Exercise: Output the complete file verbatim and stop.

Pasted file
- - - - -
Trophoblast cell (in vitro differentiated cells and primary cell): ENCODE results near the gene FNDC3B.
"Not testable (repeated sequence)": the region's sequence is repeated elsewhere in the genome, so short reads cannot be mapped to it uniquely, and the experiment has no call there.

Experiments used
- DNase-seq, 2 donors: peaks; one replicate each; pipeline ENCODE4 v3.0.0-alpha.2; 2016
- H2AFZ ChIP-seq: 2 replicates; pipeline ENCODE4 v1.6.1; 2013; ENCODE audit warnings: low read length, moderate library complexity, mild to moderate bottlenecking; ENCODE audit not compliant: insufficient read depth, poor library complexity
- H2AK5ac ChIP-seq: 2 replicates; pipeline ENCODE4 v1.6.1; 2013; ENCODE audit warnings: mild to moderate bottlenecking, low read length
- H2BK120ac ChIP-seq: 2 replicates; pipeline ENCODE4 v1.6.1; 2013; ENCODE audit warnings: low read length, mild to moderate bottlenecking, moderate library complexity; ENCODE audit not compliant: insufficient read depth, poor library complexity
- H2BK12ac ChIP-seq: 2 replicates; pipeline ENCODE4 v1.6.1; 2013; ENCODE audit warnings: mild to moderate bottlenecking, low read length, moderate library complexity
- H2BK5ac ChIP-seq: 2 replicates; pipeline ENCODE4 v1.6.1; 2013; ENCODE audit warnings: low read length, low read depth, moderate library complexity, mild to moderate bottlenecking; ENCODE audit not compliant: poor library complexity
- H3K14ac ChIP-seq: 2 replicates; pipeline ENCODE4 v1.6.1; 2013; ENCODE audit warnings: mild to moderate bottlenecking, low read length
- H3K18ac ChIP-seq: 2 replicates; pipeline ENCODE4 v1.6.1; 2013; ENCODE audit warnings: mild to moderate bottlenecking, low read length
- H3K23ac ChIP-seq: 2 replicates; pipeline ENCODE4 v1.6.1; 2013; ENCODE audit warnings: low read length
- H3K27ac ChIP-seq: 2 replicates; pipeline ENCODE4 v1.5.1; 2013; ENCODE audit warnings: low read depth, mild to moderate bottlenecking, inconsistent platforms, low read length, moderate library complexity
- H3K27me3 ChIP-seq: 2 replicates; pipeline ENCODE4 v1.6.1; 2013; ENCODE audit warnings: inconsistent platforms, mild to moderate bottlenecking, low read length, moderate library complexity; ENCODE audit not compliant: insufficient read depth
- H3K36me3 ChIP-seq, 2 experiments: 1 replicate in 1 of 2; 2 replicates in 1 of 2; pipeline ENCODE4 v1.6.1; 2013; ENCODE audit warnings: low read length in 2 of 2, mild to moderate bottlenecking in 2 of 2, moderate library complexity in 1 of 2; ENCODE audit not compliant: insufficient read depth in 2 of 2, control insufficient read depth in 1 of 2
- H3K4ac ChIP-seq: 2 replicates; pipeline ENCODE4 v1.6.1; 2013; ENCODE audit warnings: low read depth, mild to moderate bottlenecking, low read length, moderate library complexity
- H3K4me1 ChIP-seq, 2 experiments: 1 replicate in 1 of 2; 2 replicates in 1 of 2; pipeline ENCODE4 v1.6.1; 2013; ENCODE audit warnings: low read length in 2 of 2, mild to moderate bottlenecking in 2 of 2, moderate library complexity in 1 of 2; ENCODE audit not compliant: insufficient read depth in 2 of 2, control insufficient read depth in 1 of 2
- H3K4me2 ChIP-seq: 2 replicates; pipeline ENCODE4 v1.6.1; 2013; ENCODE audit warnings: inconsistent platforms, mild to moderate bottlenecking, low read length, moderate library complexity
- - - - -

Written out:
Trophoblast cell (in vitro differentiated cells and primary cell): ENCODE results near the gene FNDC3B.
"Not testable (repeated sequence)": the region's sequence is repeated elsewhere in the genome, so short reads cannot be mapped to it uniquely, and the experiment has no call there.

Experiments used
- DNase-seq, 2 donors: peaks; one replicate each; pipeline ENCODE4 v3.0.0-alpha.2; 2016
- H2AFZ ChIP-seq: 2 replicates; pipeline ENCODE4 v1.6.1; 2013; ENCODE audit warnings: low read length, moderate library complexity, mild to moderate bottlenecking; ENCODE audit not compliant: insufficient read depth, poor library complexity
- H2AK5ac ChIP-seq: 2 replicates; pipeline ENCODE4 v1.6.1; 2013; ENCODE audit warnings: mild to moderate bottlenecking, low read length
- H2BK120ac ChIP-seq: 2 replicates; pipeline ENCODE4 v1.6.1; 2013; ENCODE audit warnings: low read length, mild to moderate bottlenecking, moderate library complexity; ENCODE audit not compliant: insufficient read depth, poor library complexity
- H2BK12ac ChIP-seq: 2 replicates; pipeline ENCODE4 v1.6.1; 2013; ENCODE audit warnings: mild to moderate bottlenecking, low read length, moderate library complexity
- H2BK5ac ChIP-seq: 2 replicates; pipeline ENCODE4 v1.6.1; 2013; ENCODE audit warnings: low read length, low read depth, moderate library complexity, mild to moderate bottlenecking; ENCODE audit not compliant: poor library complexity
- H3K14ac ChIP-seq: 2 replicates; pipeline ENCODE4 v1.6.1; 2013; ENCODE audit warnings: mild to moderate bottlenecking, low read length
- H3K18ac ChIP-seq: 2 replicates; pipeline ENCODE4 v1.6.1; 2013; ENCODE audit warnings: mild to moderate bottlenecking, low read length
- H3K23ac ChIP-seq: 2 replicates; pipeline ENCODE4 v1.6.1; 2013; ENCODE audit warnings: low read length
- H3K27ac ChIP-seq: 2 replicates; pipeline ENCODE4 v1.5.1; 2013; ENCODE audit warnings: low read depth, mild to moderate bottlenecking, inconsistent platforms, low read length, moderate library complexity
- H3K27me3 ChIP-seq: 2 replicates; pipeline ENCODE4 v1.6.1; 2013; ENCODE audit warnings: inconsistent platforms, mild to moderate bottlenecking, low read length, moderate library complexity; ENCODE audit not compliant: insufficient read depth
- H3K36me3 ChIP-seq, 2 experiments: 1 replicate in 1 of 2; 2 replicates in 1 of 2; pipeline ENCODE4 v1.6.1; 2013; ENCODE audit warnings: low read length in 2 of 2, mild to moderate bottlenecking in 2 of 2, moderate library complexity in 1 of 2; ENCODE audit not compliant: insufficient read depth in 2 of 2, control insufficient read depth in 1 of 2
- H3K4ac ChIP-seq: 2 replicates; pipeline ENCODE4 v1.6.1; 2013; ENCODE audit warnings: low read depth, mild to moderate bottlenecking, low read length, moderate library complexity
- H3K4me1 ChIP-seq, 2 experiments: 1 replicate in 1 of 2; 2 replicates in 1 of 2; pipeline ENCODE4 v1.6.1; 2013; ENCODE audit warnings: low read length in 2 of 2, mild to moderate bottlenecking in 2 of 2, moderate library complexity in 1 of 2; ENCODE audit not compliant: insufficient read depth in 2 of 2, control insufficient read depth in 1 of 2
- H3K4me2 ChIP-seq: 2 replicates; pipeline ENCODE4 v1.6.1; 2013; ENCODE audit warnings: inconsistent platforms, mild to moderate bottlenecking, low read length, moderate library complexity